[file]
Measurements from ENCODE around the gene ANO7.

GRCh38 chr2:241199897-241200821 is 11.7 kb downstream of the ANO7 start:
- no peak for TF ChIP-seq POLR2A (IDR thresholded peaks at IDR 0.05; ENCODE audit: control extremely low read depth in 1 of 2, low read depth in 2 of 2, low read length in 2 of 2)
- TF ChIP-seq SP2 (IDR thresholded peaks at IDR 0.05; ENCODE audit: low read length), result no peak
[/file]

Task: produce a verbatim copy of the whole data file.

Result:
Measurements from ENCODE around the gene ANO7.

GRCh38 chr2:241199897-241200821 is 11.7 kb downstream of the ANO7 start:
- no peak for TF ChIP-seq POLR2A (IDR thresholded peaks at IDR 0.05; ENCODE audit: control extremely low read depth in 1 of 2, low read depth in 2 of 2, low read length in 2 of 2)
- TF ChIP-seq SP2 (IDR thresholded peaks at IDR 0.05; ENCODE audit: low read length), result no peak